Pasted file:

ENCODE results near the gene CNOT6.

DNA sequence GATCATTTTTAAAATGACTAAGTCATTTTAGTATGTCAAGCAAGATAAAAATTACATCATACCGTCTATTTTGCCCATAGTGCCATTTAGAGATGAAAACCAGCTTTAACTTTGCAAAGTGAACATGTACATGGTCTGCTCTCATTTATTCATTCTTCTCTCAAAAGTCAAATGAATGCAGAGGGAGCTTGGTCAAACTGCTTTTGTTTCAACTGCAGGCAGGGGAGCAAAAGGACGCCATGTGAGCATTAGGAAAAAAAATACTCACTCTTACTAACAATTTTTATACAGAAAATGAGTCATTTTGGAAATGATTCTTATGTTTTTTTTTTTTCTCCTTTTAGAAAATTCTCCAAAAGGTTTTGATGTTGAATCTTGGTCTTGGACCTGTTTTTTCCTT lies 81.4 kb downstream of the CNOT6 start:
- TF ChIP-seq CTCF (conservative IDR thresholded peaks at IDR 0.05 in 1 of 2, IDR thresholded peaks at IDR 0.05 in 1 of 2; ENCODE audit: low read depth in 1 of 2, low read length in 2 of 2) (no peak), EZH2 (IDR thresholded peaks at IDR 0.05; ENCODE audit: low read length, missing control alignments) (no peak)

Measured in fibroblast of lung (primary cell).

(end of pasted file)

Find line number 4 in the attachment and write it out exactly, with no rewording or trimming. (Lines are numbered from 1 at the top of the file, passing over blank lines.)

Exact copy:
Measured in fibroblast of lung (primary cell).